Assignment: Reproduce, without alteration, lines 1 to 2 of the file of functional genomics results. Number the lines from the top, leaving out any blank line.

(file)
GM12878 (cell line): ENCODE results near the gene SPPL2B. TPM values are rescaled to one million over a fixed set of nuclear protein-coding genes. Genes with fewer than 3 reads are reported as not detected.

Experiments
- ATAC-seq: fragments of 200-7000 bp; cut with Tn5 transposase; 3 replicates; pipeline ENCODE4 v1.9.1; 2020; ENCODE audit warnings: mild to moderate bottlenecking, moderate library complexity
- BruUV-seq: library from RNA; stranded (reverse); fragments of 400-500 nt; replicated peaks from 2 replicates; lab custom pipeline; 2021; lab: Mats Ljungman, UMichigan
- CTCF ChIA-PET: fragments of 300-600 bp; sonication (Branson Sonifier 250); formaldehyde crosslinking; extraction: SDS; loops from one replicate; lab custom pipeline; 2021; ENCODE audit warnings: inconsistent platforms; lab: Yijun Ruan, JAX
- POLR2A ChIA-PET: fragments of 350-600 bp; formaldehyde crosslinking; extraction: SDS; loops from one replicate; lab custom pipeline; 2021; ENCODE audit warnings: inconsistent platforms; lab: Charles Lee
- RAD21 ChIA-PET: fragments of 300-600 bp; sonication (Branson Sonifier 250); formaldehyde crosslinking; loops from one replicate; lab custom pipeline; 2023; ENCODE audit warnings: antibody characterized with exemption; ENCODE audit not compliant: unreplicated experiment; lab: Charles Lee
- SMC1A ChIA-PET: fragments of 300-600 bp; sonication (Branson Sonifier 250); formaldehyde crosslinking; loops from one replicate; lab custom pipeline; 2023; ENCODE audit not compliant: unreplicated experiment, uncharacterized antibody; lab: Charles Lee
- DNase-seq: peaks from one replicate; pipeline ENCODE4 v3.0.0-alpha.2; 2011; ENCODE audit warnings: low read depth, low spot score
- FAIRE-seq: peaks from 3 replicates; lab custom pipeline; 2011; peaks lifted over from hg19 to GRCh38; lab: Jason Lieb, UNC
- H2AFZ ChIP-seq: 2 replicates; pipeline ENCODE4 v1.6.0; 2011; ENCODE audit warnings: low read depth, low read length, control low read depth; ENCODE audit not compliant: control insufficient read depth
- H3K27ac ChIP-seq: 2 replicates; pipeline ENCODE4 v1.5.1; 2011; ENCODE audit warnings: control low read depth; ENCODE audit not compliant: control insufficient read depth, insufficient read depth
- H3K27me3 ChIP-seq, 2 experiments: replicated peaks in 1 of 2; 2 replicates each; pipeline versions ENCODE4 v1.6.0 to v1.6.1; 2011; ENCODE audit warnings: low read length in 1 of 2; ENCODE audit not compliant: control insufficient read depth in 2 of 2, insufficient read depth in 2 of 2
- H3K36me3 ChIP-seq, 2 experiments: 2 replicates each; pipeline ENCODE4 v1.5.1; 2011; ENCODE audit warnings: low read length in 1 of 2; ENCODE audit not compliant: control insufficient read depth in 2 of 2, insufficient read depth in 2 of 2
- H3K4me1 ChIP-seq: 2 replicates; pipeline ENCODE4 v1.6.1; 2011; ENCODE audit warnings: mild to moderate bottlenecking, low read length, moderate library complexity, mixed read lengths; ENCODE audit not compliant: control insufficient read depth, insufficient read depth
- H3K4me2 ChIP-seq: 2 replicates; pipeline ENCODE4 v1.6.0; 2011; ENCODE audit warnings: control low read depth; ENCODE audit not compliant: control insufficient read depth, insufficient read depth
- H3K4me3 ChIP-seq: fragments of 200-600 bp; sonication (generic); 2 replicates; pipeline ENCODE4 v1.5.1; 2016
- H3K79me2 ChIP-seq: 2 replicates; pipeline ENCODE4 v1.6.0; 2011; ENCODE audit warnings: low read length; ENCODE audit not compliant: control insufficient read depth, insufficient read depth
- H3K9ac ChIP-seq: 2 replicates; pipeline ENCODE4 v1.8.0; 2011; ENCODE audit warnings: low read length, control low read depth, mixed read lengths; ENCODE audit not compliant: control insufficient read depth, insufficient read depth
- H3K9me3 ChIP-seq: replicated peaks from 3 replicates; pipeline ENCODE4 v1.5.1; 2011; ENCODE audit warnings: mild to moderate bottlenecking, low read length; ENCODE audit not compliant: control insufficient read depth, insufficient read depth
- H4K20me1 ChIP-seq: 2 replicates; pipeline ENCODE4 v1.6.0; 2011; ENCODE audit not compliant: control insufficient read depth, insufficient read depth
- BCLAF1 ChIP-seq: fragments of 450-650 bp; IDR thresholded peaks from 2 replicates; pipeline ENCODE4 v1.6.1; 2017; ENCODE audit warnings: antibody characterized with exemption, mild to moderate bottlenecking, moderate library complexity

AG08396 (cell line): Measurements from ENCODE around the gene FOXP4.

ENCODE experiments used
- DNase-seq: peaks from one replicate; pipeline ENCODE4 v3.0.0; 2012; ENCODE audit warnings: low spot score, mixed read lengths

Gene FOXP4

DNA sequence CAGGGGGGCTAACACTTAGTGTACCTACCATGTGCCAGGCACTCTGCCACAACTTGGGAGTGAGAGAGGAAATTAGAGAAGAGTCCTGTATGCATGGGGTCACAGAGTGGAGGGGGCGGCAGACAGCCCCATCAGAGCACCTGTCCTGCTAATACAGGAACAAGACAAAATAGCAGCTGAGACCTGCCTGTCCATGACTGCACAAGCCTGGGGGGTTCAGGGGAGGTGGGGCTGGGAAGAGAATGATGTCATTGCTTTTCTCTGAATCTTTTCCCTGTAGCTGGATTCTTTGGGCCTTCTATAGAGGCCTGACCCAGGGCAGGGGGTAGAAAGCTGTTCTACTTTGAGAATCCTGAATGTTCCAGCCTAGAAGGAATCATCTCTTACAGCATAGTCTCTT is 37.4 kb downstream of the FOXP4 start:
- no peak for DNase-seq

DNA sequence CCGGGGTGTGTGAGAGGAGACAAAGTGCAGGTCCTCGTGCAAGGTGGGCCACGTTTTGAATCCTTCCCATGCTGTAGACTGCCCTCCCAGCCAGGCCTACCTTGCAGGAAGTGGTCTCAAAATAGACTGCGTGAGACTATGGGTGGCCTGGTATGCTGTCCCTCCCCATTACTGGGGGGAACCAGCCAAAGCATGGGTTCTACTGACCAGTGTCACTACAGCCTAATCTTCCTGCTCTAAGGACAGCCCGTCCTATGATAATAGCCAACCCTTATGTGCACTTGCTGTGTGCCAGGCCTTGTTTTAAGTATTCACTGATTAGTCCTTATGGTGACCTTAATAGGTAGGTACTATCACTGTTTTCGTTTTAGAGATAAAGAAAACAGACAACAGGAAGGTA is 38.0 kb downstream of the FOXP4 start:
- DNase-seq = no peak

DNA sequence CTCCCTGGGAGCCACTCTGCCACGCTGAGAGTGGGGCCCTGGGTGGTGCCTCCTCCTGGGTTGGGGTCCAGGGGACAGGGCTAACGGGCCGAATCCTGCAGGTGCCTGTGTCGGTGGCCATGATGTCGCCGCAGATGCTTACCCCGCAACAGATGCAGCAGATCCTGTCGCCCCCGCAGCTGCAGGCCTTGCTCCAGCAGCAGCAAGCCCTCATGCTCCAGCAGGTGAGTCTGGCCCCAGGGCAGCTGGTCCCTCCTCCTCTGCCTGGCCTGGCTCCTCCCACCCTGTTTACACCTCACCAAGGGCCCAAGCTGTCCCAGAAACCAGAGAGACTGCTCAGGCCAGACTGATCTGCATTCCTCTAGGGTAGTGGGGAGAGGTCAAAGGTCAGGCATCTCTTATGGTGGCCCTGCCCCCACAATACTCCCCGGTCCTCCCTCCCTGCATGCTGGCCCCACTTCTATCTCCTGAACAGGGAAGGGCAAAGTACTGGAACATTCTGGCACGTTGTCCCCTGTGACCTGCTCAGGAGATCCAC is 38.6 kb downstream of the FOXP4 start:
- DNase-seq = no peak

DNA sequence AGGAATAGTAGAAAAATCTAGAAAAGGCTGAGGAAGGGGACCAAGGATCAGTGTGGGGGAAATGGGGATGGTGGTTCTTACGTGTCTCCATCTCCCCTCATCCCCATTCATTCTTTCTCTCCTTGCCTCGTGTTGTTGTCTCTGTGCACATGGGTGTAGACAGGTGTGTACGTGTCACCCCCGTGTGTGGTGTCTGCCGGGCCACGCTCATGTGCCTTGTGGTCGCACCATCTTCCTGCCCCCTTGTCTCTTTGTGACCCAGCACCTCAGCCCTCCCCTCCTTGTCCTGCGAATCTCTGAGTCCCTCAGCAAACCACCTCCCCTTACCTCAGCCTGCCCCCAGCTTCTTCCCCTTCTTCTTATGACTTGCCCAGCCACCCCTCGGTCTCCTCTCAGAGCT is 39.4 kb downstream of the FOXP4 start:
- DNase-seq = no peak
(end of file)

GM12878 (cell line): ENCODE results near the gene SPPL2B. TPM values are rescaled to one million over a fixed set of nuclear protein-coding genes. Genes with fewer than 3 reads are reported as not detected.

Experiments